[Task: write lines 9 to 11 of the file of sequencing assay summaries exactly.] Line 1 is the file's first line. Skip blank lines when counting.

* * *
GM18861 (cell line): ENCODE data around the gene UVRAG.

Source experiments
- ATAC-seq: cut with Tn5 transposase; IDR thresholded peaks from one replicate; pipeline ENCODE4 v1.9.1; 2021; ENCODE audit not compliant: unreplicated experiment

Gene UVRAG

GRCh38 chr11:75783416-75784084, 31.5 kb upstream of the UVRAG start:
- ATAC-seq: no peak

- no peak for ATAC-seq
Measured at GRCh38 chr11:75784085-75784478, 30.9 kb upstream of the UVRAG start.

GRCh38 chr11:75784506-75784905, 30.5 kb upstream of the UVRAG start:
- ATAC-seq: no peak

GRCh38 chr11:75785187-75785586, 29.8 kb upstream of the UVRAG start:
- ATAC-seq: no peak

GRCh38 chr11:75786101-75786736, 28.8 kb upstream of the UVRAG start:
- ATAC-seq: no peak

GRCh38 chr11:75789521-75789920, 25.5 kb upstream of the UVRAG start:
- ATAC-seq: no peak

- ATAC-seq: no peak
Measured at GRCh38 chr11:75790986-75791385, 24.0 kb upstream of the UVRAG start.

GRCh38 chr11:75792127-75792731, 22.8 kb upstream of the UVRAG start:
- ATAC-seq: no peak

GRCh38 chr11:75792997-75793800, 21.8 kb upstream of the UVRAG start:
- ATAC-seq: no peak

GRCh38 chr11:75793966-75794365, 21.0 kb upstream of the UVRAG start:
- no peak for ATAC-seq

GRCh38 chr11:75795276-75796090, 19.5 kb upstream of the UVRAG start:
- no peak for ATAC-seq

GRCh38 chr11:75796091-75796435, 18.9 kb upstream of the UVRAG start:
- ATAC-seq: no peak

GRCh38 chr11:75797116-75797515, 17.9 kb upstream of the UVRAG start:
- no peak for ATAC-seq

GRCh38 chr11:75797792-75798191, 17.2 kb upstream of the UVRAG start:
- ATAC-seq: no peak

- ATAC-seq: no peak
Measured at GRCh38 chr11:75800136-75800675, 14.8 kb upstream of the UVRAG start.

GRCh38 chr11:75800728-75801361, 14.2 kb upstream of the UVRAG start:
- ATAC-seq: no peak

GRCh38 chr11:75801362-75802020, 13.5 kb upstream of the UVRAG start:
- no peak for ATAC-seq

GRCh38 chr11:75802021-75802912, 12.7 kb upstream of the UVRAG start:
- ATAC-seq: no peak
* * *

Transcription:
GRCh38 chr11:75784506-75784905, 30.5 kb upstream of the UVRAG start:
- ATAC-seq: no peak

GRCh38 chr11:75785187-75785586, 29.8 kb upstream of the UVRAG start: